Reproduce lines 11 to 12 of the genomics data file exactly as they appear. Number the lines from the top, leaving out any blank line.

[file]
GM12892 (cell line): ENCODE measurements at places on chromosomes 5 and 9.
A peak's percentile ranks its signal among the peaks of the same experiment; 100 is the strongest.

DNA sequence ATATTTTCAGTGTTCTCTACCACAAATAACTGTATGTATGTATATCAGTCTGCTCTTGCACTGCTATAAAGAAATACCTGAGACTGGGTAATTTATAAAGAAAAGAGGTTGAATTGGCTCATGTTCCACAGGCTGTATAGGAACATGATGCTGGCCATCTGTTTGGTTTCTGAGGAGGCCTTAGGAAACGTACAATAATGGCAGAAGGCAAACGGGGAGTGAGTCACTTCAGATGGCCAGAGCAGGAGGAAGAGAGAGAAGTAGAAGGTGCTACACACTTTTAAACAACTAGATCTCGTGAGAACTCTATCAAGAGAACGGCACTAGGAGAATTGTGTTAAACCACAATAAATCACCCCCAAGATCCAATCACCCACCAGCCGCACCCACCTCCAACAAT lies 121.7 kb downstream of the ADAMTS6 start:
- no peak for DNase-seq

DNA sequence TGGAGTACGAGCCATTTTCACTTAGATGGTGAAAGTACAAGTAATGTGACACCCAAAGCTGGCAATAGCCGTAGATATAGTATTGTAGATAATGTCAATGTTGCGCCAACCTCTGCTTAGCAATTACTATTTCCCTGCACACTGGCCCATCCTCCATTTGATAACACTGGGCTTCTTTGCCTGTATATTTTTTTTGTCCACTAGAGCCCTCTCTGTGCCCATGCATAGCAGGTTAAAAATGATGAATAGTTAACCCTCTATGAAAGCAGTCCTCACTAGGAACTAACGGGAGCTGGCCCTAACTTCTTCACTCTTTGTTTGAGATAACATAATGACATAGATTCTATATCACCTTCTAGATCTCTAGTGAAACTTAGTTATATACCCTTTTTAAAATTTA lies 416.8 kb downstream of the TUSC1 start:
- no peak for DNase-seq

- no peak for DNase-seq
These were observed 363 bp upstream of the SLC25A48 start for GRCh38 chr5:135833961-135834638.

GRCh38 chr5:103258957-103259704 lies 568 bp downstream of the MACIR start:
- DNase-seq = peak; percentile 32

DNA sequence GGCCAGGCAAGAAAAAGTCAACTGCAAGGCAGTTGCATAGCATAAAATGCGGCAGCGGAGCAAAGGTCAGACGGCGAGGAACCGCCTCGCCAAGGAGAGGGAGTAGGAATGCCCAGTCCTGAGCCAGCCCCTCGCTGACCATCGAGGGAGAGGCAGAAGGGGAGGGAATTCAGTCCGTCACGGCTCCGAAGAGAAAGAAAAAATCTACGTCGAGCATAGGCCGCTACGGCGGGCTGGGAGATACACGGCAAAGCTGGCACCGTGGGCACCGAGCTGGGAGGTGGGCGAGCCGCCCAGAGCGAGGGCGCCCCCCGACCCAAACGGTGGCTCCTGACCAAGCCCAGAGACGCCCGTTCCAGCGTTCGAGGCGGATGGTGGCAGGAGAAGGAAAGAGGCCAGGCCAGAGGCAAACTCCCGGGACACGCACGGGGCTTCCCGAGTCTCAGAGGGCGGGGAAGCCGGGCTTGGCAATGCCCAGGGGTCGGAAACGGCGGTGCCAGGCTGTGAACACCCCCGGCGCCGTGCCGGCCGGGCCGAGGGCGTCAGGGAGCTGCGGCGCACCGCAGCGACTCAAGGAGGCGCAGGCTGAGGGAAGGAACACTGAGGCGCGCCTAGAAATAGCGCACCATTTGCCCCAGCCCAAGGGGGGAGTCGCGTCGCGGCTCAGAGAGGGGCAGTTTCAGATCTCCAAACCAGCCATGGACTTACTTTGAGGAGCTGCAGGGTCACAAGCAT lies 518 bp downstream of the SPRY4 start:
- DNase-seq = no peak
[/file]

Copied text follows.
DNA sequence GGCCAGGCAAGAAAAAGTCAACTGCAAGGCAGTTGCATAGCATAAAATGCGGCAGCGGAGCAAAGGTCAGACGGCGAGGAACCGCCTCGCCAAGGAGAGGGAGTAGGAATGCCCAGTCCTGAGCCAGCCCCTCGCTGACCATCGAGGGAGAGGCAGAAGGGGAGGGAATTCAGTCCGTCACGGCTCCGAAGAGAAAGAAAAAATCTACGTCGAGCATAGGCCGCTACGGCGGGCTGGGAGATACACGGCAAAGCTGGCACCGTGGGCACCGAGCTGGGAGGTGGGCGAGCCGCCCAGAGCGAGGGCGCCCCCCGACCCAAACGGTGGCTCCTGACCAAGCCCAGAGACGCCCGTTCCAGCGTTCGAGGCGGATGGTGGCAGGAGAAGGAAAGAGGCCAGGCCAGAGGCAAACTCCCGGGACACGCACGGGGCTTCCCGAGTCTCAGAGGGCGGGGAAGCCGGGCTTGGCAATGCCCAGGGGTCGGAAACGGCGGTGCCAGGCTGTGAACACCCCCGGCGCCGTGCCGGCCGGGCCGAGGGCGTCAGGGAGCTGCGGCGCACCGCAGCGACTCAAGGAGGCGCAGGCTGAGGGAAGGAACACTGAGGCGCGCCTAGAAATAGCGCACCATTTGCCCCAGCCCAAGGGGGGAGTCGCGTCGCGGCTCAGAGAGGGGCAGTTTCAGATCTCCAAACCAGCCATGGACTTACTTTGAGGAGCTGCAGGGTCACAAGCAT lies 518 bp downstream of the SPRY4 start:
- DNase-seq = no peak